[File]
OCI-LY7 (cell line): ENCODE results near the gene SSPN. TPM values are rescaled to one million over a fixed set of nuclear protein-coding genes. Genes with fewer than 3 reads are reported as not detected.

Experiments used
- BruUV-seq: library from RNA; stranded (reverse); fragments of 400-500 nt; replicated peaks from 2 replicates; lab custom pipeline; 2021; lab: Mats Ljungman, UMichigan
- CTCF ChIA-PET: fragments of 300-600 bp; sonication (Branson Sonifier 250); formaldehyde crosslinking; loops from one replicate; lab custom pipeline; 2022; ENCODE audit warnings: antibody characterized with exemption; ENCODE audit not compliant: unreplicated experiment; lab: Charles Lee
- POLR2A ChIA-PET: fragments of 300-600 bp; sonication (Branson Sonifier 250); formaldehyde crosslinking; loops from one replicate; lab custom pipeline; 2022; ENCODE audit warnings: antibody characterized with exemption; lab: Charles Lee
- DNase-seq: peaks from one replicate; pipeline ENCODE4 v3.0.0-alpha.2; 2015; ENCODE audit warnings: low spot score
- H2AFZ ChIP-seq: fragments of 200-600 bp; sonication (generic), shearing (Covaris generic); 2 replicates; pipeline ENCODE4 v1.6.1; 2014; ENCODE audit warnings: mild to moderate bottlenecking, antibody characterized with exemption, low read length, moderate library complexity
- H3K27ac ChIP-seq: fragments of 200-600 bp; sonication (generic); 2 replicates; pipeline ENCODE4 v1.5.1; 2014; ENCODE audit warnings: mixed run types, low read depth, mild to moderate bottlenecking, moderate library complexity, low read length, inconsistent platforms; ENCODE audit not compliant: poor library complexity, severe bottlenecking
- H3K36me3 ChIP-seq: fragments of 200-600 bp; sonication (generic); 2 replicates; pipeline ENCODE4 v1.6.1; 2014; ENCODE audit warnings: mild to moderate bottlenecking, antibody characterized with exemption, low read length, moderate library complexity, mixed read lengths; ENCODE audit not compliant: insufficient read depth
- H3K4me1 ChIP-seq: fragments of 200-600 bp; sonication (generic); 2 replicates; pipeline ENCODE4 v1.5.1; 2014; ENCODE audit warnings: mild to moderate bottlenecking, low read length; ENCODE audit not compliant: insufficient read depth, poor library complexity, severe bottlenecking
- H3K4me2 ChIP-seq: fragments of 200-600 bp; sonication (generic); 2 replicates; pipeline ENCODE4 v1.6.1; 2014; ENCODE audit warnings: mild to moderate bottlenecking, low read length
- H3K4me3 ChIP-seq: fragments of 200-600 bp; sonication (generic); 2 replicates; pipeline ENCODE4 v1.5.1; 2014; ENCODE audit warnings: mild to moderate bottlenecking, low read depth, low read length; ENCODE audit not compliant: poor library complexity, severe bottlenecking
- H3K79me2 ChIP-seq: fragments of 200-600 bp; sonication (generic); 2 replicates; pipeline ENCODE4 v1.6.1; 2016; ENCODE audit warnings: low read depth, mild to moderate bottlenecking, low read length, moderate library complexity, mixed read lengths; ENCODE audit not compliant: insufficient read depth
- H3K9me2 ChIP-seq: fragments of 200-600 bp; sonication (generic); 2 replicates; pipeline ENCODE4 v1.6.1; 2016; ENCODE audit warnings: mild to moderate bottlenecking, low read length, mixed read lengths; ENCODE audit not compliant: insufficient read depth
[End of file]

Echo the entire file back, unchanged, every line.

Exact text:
OCI-LY7 (cell line): ENCODE results near the gene SSPN. TPM values are rescaled to one million over a fixed set of nuclear protein-coding genes. Genes with fewer than 3 reads are reported as not detected.

Experiments used
- BruUV-seq: library from RNA; stranded (reverse); fragments of 400-500 nt; replicated peaks from 2 replicates; lab custom pipeline; 2021; lab: Mats Ljungman, UMichigan
- CTCF ChIA-PET: fragments of 300-600 bp; sonication (Branson Sonifier 250); formaldehyde crosslinking; loops from one replicate; lab custom pipeline; 2022; ENCODE audit warnings: antibody characterized with exemption; ENCODE audit not compliant: unreplicated experiment; lab: Charles Lee
- POLR2A ChIA-PET: fragments of 300-600 bp; sonication (Branson Sonifier 250); formaldehyde crosslinking; loops from one replicate; lab custom pipeline; 2022; ENCODE audit warnings: antibody characterized with exemption; lab: Charles Lee
- DNase-seq: peaks from one replicate; pipeline ENCODE4 v3.0.0-alpha.2; 2015; ENCODE audit warnings: low spot score
- H2AFZ ChIP-seq: fragments of 200-600 bp; sonication (generic), shearing (Covaris generic); 2 replicates; pipeline ENCODE4 v1.6.1; 2014; ENCODE audit warnings: mild to moderate bottlenecking, antibody characterized with exemption, low read length, moderate library complexity
- H3K27ac ChIP-seq: fragments of 200-600 bp; sonication (generic); 2 replicates; pipeline ENCODE4 v1.5.1; 2014; ENCODE audit warnings: mixed run types, low read depth, mild to moderate bottlenecking, moderate library complexity, low read length, inconsistent platforms; ENCODE audit not compliant: poor library complexity, severe bottlenecking
- H3K36me3 ChIP-seq: fragments of 200-600 bp; sonication (generic); 2 replicates; pipeline ENCODE4 v1.6.1; 2014; ENCODE audit warnings: mild to moderate bottlenecking, antibody characterized with exemption, low read length, moderate library complexity, mixed read lengths; ENCODE audit not compliant: insufficient read depth
- H3K4me1 ChIP-seq: fragments of 200-600 bp; sonication (generic); 2 replicates; pipeline ENCODE4 v1.5.1; 2014; ENCODE audit warnings: mild to moderate bottlenecking, low read length; ENCODE audit not compliant: insufficient read depth, poor library complexity, severe bottlenecking
- H3K4me2 ChIP-seq: fragments of 200-600 bp; sonication (generic); 2 replicates; pipeline ENCODE4 v1.6.1; 2014; ENCODE audit warnings: mild to moderate bottlenecking, low read length
- H3K4me3 ChIP-seq: fragments of 200-600 bp; sonication (generic); 2 replicates; pipeline ENCODE4 v1.5.1; 2014; ENCODE audit warnings: mild to moderate bottlenecking, low read depth, low read length; ENCODE audit not compliant: poor library complexity, severe bottlenecking
- H3K79me2 ChIP-seq: fragments of 200-600 bp; sonication (generic); 2 replicates; pipeline ENCODE4 v1.6.1; 2016; ENCODE audit warnings: low read depth, mild to moderate bottlenecking, low read length, moderate library complexity, mixed read lengths; ENCODE audit not compliant: insufficient read depth
- H3K9me2 ChIP-seq: fragments of 200-600 bp; sonication (generic); 2 replicates; pipeline ENCODE4 v1.6.1; 2016; ENCODE audit warnings: mild to moderate bottlenecking, low read length, mixed read lengths; ENCODE audit not compliant: insufficient read depth